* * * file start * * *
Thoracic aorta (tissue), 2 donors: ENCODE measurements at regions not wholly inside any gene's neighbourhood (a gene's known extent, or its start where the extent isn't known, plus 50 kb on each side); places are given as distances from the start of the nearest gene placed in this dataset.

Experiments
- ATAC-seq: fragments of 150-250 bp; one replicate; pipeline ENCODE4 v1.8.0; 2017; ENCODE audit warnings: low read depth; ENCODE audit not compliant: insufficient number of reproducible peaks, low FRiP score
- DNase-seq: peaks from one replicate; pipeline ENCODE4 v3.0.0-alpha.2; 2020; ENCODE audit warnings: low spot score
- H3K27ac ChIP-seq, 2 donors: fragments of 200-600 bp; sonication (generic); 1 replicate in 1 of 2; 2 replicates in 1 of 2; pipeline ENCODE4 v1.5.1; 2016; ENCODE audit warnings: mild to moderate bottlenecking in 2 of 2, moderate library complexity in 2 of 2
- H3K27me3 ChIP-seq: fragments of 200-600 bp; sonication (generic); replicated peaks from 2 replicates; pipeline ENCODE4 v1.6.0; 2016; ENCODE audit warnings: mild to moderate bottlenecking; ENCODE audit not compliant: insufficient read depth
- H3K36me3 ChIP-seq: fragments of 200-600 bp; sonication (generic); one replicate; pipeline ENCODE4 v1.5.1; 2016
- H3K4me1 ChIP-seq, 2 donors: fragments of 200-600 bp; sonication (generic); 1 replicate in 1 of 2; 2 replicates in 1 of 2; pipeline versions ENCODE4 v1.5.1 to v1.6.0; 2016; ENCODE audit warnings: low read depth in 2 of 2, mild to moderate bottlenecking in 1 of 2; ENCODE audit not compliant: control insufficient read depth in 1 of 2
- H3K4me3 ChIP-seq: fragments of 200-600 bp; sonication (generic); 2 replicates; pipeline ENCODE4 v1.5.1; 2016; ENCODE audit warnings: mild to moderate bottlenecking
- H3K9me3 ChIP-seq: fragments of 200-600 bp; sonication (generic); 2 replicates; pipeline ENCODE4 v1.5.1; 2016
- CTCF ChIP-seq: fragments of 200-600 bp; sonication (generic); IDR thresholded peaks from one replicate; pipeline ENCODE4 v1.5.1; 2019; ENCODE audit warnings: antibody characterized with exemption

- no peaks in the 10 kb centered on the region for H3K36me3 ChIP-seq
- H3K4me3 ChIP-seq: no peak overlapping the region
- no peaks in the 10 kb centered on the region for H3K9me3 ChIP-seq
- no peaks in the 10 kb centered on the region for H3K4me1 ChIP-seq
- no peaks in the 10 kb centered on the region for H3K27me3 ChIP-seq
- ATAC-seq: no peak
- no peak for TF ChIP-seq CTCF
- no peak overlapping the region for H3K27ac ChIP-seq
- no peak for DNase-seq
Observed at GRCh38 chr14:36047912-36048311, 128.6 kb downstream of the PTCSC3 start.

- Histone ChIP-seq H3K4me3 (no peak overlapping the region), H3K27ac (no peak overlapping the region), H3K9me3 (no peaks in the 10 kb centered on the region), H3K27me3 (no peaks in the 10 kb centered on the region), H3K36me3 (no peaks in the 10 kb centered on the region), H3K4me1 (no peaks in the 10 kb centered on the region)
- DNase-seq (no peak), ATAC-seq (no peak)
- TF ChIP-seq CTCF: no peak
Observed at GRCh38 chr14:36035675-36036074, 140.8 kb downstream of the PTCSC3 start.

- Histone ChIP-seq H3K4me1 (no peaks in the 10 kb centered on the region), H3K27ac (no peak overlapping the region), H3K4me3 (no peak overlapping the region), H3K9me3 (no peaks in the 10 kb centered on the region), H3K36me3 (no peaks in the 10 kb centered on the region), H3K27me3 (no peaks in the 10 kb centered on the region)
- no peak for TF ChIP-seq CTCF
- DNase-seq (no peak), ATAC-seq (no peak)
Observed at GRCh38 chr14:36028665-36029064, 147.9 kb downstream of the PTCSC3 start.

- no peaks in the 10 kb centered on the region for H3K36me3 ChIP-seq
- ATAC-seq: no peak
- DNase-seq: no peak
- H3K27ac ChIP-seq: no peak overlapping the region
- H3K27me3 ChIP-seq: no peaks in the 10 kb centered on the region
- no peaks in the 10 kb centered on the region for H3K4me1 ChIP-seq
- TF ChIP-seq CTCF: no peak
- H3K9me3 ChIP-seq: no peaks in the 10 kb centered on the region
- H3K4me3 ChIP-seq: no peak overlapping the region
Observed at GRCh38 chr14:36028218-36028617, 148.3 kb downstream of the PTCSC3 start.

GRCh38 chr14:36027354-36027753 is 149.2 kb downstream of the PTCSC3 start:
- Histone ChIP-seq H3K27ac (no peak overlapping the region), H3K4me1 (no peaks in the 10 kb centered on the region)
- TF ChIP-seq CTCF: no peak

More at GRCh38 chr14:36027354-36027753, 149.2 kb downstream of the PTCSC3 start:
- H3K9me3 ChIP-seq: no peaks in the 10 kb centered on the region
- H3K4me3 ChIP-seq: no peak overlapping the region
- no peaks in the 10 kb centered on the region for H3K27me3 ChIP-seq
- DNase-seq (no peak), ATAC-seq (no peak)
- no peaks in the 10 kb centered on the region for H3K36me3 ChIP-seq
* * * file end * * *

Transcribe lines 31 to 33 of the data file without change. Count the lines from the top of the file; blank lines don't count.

- ATAC-seq: no peak
- DNase-seq: no peak
- H3K27ac ChIP-seq: no peak overlapping the region